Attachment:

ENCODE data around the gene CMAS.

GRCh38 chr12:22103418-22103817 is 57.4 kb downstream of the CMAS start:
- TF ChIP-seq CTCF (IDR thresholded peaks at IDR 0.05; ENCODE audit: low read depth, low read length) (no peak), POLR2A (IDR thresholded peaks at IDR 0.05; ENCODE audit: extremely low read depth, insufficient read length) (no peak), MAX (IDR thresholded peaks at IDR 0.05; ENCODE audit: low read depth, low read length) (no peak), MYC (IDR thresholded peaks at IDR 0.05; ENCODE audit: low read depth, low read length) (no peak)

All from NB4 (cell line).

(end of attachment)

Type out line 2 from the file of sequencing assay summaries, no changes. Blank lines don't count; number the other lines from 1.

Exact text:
GRCh38 chr12:22103418-22103817 is 57.4 kb downstream of the CMAS start: